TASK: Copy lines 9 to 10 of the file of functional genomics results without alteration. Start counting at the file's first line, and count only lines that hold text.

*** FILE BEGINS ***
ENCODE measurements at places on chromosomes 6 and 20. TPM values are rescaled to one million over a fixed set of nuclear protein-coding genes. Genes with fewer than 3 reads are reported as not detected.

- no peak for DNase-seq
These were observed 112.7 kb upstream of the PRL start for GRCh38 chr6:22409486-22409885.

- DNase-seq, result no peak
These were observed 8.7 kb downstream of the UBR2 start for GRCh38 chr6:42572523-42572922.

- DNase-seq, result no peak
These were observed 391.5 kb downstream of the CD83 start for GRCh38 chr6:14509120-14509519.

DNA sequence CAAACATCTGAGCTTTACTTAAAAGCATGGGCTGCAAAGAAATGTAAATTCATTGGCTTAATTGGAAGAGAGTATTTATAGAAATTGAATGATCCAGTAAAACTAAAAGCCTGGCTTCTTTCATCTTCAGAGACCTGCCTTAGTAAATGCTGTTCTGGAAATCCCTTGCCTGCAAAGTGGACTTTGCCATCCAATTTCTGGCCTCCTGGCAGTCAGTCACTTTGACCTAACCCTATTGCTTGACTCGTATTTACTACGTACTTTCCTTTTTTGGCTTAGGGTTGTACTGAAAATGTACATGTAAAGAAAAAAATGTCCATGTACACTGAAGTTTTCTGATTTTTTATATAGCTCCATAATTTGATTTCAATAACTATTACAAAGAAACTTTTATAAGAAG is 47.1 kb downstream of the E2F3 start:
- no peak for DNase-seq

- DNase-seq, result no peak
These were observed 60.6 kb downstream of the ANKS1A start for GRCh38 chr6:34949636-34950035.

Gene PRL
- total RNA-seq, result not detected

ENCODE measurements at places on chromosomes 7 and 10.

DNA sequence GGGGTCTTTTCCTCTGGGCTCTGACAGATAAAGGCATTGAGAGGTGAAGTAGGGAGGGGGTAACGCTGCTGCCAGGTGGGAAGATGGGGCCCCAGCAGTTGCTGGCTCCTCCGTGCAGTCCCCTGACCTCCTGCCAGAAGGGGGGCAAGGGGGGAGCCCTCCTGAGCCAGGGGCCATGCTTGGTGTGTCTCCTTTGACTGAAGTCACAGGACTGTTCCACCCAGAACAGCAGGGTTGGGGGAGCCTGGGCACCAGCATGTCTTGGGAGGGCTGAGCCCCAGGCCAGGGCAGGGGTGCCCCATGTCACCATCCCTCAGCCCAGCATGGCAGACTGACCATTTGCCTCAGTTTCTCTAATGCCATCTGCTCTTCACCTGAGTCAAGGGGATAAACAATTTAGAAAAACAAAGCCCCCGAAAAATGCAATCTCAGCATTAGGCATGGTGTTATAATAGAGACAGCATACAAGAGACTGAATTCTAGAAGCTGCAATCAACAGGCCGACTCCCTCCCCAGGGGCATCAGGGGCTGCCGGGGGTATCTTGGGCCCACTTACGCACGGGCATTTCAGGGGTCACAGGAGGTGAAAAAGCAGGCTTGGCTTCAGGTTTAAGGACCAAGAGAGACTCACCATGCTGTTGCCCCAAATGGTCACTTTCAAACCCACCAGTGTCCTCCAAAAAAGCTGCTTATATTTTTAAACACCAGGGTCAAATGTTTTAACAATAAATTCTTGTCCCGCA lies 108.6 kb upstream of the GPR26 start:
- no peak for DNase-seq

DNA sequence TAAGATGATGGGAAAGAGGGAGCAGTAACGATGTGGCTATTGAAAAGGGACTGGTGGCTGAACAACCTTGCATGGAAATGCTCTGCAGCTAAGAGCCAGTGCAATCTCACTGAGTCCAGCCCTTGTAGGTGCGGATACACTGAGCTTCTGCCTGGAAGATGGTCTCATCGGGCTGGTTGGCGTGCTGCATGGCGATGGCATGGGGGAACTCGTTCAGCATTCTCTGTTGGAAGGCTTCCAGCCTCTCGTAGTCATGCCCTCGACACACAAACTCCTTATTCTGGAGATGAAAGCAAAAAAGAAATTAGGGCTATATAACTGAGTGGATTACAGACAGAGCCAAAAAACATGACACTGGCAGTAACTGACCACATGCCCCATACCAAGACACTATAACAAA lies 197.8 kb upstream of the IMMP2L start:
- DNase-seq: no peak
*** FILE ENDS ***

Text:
- no peak for DNase-seq

- DNase-seq, result no peak